We kick off our all time tournament with our inaugural game, the 1987 team against the 2000 team, an 8 v. 9 seed.
#9 2000 Minnesota Vikings:
11-5, NFC Central Division Champions, Lost NFC Championship to the New York Giants 41-doughnut
The 2000 Vikings started off like gangbusters, storming out of the gate at 11-2 and looking almost as good as the 1998 team at times. And what was all the more impressive was that they were starting an untried quarterback, second year guy Daunte Culpepper. There was very little confidence in DC before the season. He looked absolutely lost in his few appearances in 1999, and Denny Green tried to get Dan Marino to come out of retirement to play one more year. Marino declined, and the Vikings got their roll on with DC, who ended up having an outstanding year, passing for almost 4,000 yards, 33 TD's, while running for almost another 500 and 7 TD's.
But with only one win needed in their final three games to clinch homefield advantage, the Vikings couldn't do it, losing in succession to St. Louis, Green Bay, and Indianapolis. Those losses exposed the Vikings defense, especially a suspect secondary, to superior offenses in the process. They still won the division and beat the New Orleans Saints in the divisional round, but, well, the NFC Championship was a bit different.
#8 1987 Minnesota Vikings:
8-7, Wild Card Playoff Team, Lost NFC Championship to Washington 17-10
The 1987 team is one of the more overlooked teams in franchise history, primarily because of their 8-7 record. However, three of those losses was during the player lockout when replacement players were used for almost a month (long live the Tony Adams era!). But take those three losses away, and the 'regular' players were 8-4, and had some convincing wins, including wins over Denver (eventual AFC champion) and a wild OT win against Dallas on Thanksgiving. But they lost 3 of their last 4 and backed into the playoffs, and no one thought they would make much noise.
Oh, how wrong they were. They curbstomped New Orleans (they f***ked those guys!), who was making their first ever playoff appearance, and then, thanks to Anthony Carter, they orchestrated one of the greatest upsets in post-season history, upending heavy favorite and presumed NFC champion San Francisco, 36-24 in San Francisco. Their performance was so dominant, Bill Walsh benched Joe Montana in the second half. The impossible dream ended the next week in Washington, but it was an impressive run.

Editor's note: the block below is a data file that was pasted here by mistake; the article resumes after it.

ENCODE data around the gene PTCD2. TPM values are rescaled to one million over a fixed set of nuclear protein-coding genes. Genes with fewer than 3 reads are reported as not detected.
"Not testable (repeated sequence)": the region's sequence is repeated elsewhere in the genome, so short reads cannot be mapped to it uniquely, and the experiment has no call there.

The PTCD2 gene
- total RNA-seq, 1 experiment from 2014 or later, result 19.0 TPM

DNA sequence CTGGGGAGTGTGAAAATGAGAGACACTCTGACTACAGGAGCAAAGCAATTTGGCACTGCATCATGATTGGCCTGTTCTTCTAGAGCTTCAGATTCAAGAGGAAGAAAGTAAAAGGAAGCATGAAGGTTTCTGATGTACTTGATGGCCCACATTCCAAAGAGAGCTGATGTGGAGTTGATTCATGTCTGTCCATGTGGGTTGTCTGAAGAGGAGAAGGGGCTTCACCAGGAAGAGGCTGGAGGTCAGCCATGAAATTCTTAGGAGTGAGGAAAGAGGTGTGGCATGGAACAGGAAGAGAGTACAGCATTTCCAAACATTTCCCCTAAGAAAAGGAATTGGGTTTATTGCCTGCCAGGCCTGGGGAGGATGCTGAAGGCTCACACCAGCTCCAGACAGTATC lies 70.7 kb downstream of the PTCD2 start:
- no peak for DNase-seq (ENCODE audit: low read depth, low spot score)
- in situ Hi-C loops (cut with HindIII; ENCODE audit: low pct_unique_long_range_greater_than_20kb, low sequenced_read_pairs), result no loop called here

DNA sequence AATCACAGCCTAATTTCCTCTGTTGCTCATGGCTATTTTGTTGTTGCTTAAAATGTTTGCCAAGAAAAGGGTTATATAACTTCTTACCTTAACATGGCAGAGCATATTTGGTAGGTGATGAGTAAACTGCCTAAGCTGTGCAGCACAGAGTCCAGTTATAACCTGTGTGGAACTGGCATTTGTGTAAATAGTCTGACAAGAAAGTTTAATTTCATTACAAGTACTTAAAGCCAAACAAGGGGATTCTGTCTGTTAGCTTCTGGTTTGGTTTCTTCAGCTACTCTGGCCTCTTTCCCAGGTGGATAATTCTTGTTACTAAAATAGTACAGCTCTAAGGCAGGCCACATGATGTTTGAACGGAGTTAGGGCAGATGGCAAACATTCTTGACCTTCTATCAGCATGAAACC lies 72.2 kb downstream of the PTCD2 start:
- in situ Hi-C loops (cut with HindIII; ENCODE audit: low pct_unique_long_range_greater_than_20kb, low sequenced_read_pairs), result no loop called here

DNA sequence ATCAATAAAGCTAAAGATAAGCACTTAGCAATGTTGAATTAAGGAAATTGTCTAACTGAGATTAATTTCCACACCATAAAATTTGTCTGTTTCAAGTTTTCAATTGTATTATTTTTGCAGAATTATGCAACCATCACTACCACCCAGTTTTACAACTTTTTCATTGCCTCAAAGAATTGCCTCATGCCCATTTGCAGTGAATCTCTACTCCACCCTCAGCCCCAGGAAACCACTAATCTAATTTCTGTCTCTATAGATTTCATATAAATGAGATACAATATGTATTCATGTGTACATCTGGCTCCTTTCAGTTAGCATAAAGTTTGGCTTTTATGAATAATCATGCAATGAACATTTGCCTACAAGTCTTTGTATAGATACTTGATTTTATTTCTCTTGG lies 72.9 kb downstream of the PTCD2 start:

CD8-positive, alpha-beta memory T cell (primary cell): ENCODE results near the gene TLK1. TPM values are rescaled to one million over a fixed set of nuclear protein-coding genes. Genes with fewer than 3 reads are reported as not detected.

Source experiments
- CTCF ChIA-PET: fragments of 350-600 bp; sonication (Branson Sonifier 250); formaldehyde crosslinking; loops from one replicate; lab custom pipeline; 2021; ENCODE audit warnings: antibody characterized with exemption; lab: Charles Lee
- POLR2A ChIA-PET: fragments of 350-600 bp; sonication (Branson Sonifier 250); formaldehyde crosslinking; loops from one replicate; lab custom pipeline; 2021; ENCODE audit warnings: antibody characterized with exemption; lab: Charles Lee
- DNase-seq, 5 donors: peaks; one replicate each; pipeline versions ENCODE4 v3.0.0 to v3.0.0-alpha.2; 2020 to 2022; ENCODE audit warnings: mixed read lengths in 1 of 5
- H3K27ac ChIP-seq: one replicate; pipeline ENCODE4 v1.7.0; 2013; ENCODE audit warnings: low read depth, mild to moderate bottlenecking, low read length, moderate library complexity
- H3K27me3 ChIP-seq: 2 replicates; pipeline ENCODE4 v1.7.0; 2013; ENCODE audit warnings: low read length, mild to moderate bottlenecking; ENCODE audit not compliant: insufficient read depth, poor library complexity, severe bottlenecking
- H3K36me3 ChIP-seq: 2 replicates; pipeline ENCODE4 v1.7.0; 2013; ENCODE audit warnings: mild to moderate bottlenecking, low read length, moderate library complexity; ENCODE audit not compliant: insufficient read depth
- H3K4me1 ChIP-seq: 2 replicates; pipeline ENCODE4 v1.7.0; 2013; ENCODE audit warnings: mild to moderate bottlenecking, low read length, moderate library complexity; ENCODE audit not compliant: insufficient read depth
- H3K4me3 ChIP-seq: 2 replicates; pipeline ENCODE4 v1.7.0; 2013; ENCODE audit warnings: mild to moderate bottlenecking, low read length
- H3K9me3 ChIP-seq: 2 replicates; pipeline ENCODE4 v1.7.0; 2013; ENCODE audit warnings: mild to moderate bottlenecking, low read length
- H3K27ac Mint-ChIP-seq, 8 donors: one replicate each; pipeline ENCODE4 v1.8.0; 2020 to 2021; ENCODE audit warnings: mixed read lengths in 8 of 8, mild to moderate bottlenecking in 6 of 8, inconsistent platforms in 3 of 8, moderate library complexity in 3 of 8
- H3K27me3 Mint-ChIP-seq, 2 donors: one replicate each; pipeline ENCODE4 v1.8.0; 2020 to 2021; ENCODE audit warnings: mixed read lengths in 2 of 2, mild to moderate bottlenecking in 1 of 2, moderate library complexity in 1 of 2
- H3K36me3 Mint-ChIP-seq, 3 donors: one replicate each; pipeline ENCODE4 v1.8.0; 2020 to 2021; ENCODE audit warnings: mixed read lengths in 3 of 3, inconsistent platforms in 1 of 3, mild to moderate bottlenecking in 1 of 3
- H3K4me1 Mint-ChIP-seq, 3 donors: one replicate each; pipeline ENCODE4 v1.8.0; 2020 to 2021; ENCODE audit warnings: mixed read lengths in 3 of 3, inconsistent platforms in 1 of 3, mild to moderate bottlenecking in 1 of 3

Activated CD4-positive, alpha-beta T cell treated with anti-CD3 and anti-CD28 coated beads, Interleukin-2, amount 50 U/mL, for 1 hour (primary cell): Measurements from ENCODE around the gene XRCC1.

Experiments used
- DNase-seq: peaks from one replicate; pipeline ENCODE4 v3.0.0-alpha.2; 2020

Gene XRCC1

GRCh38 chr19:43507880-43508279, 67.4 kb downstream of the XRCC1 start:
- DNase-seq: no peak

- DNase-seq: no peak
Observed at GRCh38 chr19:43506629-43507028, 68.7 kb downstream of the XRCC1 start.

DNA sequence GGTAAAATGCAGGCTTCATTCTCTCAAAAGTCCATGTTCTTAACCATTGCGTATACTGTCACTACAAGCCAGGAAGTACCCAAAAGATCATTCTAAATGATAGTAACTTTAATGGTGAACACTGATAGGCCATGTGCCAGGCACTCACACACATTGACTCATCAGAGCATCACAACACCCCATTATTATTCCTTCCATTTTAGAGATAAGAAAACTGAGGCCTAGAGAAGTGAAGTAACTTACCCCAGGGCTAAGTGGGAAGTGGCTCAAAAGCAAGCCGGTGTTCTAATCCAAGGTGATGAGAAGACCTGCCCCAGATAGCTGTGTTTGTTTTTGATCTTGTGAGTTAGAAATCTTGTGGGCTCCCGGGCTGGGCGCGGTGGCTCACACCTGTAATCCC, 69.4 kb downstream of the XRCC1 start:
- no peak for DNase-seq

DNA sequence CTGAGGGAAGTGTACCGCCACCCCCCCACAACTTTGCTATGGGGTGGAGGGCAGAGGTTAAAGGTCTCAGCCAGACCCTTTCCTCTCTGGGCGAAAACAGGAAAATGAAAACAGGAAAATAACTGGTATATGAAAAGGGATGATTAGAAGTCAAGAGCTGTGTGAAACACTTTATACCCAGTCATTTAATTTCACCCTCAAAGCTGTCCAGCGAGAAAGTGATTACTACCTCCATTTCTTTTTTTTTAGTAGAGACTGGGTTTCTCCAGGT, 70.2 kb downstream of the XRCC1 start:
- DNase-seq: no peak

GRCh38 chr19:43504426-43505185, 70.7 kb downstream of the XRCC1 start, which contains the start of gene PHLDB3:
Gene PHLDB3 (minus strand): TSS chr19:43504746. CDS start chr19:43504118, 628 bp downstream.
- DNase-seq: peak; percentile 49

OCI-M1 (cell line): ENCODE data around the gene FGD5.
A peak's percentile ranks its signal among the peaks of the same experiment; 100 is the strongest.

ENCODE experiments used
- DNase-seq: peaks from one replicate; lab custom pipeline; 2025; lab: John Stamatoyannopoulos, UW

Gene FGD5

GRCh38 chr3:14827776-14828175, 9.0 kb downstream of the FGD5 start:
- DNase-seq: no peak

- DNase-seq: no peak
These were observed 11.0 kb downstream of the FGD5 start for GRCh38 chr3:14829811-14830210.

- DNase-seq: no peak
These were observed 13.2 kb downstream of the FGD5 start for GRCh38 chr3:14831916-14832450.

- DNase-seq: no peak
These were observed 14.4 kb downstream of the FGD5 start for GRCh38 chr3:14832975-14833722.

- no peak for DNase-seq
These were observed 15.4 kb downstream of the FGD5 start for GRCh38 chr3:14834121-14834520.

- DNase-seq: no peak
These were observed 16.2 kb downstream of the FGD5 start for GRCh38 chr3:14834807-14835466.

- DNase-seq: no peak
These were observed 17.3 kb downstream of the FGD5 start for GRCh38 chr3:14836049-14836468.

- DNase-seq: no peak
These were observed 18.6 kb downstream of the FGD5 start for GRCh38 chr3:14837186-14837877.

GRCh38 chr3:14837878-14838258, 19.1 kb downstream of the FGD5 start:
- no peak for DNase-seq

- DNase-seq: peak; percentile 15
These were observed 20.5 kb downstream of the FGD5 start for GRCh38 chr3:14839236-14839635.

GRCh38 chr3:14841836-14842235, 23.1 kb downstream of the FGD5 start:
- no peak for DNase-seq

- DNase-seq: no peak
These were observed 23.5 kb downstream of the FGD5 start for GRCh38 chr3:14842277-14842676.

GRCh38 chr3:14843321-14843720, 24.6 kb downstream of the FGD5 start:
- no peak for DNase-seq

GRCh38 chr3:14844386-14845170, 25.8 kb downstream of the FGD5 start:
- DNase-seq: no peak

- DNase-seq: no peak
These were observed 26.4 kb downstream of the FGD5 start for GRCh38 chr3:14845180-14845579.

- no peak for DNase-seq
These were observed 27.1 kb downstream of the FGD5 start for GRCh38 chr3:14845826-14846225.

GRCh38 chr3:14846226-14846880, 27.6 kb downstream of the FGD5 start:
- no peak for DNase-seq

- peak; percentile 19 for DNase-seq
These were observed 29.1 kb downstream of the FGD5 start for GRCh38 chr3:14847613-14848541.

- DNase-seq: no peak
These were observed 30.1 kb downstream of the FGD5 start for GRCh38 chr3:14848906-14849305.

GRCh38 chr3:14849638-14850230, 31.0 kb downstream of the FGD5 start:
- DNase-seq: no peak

Click after the jump to see who won!
This was a close game for awhile, but the absolutely terrible secondary in the '00 team couldn't handle Leo Lewis and...James Brim??
The first quarter was a series of miscues that the 1987 team was able to take advantage of. They took the opening kickoff and went 71 yards on 11 plays, culminated by a 9 yard pass to Brim from Wade Wilson. Daunte Culpepper threw an interception three plays later, and the '87 team wasted no time, as Wilson found Steve Jordan for 9 yards. In the second quarter, the Vikings took advantage of a Wade Wilson interception to narrow the score to 17-10 going into the locker room, and tied it up on a 39 yard pass to Randy Moss early in the third.
But in the fourth quarter, the '00 team was undone by two critical errors. After the '87 team went 87 yards on 14 plays to take an early 4th quarter lead, Jim Kleinsasser caught a drive sustaining first down on 3rd and 7, but was called for offensive pass interference. '00 couldn't convert after the penalty and had to punt, but got some momentum back when they held '87 on 4th and 1 at the '00 25. A field goal would've been huge at that point, as there was only 4:39 left, so '00 was given a golden opportunity to tie the game.
Unfortunately, Robert Smith fumbled the ball on second down, '87 recovered, and put the game out of reach with a 12 yard pass to Leo Lewis with just over 2:00 to play. Overall, the game stats were (click on any pic to enlarge for better reading):
Randy Moss had a big game, but the 1987 team took advantage of a huge time of possession advantage, sustaining long scoring drives and keeping the '00 offense off the field. And when they were on the field, '00 turned it over at critical times, allowing the 1987 team to win a game that was a little closer than the scoreboard shows.
So the 1987 team advances on to meet the #1 seed, the 1969 NFL champions.
Stay tuned tomorrow for game #2, the '98 squad vs. the 1970 team!